Before starting the work of creating content for a new Queen’s website, it is important to first outline your overarching communication strategy and website objectives or goals, and develop a shared understanding of the scope of the work to be done.
It is also very important, early on, to define the roles and procedures for your project team, and ensure that your team members can schedule their time to complete the project as expected.
There are many ways to draw up project documentation. How to do it best will depend on how complex or simple your site will be, the impact it will have on your audience and stakeholders, and your unit's or department's internal project approval process. But to ensure your project’s ultimate success, be sure to consult with and seek approval on the project’s objectives and direction from those who will be most impacted by your new website before you invest time on design and content development and put it online.
Consider the following questions when developing your documentation (and add your own questions!).
Site objectives and audience needs
What do you want to communicate overall? A vision or mission statement is a good place to start but be sure to connect it directly to potential outcomes of a website project.
What do you want people to know, specifically, about the program / service / project / department? i.e. is there is something new being offered, is there external recognition to note (such as rankings, awards or achievements, how well our students do after they graduate), is there an expected impact on your audience?
What differentiates your organization or offering from similar ones at other institutions?
What do we want to achieve through this site? e.g. improve awareness of a service, increase the number of applicants to a program, reduce number of frequently asked questions to staff, increase engagement in departmental activities, improve communication with stakeholders…
What other information will our user group expect to find online? e.g. a link to a login/tool, how to reach a real person…
What has changed since information was last published?
Or, if this a new website, why launch it now?
Who is your target audience?
Do you have secondary audiences to consider as well?
If so, is the information the same of different for each audience?
And is the method of communicating the same or different for each audience? i.e. will you also be using social media channels, or a digital newsletter? will your audiences be on laptops or smartphones? will they have access to high-speed Internet services?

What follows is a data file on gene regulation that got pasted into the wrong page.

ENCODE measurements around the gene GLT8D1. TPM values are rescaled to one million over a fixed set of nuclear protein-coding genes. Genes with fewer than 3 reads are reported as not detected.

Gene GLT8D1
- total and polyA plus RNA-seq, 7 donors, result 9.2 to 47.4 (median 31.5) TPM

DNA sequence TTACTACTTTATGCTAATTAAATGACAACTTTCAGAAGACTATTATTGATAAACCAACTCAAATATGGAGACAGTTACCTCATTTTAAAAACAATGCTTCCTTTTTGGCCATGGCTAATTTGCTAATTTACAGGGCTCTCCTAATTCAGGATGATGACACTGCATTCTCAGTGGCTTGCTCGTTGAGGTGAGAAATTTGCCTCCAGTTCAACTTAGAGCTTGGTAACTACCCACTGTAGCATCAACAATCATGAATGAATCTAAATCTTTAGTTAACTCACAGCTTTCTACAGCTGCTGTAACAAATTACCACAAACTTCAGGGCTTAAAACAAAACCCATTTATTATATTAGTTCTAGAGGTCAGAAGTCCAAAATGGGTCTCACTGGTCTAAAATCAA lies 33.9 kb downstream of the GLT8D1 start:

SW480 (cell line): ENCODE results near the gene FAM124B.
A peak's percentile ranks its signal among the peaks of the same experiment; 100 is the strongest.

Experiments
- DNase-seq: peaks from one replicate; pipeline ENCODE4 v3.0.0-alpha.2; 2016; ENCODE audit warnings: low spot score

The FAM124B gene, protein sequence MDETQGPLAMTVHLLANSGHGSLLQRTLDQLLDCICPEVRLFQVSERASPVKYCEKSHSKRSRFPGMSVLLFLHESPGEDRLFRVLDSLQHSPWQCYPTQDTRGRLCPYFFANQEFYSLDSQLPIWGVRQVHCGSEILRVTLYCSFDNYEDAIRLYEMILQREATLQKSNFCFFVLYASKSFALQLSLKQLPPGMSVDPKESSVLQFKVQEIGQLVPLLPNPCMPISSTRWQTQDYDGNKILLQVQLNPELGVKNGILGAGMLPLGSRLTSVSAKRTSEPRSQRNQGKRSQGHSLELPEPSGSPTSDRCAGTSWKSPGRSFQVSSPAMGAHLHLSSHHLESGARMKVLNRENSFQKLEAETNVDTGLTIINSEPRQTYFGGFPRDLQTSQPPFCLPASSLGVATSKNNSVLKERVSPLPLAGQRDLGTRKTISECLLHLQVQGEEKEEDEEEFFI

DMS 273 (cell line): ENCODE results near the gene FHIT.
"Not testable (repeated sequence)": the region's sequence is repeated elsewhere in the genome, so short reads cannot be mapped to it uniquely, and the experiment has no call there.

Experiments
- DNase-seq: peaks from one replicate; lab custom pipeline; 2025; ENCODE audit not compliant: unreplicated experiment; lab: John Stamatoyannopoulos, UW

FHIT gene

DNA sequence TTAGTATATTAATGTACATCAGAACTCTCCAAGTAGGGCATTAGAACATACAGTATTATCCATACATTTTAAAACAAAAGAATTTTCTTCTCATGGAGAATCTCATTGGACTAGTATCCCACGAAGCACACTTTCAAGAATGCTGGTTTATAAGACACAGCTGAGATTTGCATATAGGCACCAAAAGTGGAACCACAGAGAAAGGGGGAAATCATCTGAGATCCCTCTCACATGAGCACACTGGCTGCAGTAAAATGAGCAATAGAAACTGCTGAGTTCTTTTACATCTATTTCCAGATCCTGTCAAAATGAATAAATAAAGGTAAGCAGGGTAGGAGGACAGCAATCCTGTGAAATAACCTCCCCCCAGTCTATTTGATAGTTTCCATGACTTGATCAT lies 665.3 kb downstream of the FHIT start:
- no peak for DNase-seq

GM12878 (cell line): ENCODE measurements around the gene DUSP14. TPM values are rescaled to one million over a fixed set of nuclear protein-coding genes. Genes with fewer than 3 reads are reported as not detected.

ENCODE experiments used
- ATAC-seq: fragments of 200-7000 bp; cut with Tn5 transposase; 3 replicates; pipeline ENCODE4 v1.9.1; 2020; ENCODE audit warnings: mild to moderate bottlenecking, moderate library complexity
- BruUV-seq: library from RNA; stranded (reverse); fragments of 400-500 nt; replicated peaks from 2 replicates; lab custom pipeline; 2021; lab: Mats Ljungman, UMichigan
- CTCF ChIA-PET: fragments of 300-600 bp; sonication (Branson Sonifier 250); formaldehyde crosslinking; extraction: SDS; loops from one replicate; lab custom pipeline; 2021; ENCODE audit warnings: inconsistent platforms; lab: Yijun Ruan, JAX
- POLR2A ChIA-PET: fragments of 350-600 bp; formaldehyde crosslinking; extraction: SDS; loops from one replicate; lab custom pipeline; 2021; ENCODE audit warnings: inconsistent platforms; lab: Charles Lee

Will the information your audience seeks change through the year? How does the academic cycle influence your communication needs?
What tone is most appropriate for your website – formal, institutional, aspirational, engaging and friendly, casual…
Team roles and process
How are you going to build and maintain the site?
Identify those who will be most affected by the website launch/relaunch and discuss the project.
Define your project timeline:
- When will the work start and when will it end?
- What is the best time to publish the new website?
- Will you launch everything at once or in phases?
- Do you have the resources to both build the project? i.e, web development support, writing, photography, videography, design...
- Do you have the resources to maintain the website once it has launched?
Research and insights:
- Do you have any research or statistics regarding your current site usage that will inform changes on a new site? i.e. analytics, surveys, help forms…
- How much new research and what new tools do you need to move measure success?
Managing the launch/re-launch:
- Who needs to be consulted about what?
- Who will do what?
- Who needs to approve what?
- Be sure to build in time for feedback, at various stages, from stakeholders and users.
- If you are replacing an old site, what is your plan for redirecting users to the new site?
- Once launched, what communication activities are required to connect your target audience to the new site?
Define your project or content scope so you know what you are building.
Brainstorm requirements with all key stakeholders.
Review existing documentation on the web, in print/PDFs, presentation materials, etc.
Do an environmental scan to identify gaps and opportunities.
- Take an inventory of your existing site:
- What new content needs to be created?
- What content needs to be updated?
- What content can be deleted?
- What content should be archived?
- What content should be linked to?
- What content should move to this site?
- What external tools will you integrate?
Note how frequently content will need to be updated.
Do you have daily/weekly/monthly news items or changes?
How will you resource that?
Article – Nielsen Norman Group: Content Inventory and Audit
Be sure you understand university and external standards and best practices, such as for visual identity, accessibility, privacy, and security
See WebPublish Usage Guidelines
Once finalized and adopted, be aware of the tendency to add to the plan. Though the new ideas may be clever, or additional requirements may be warranted, they may drive the scope of your web development plan beyond what you can effectively manage. This is known as "feature creep". If you’ve done your work, these new ideas are seldom critical to the success of your re-launch. Keep a list of them to revisit at a later date.
Of course, your plan will likely need some tweaking as you build out the project. Assume that some flexibility will be required but also remember that your web site is never done – it should be a constantly adapting to new communication needs, trends, tools and technology. Expect that you will keep developing and redeveloping your site over time, guided by user feedback and analytics.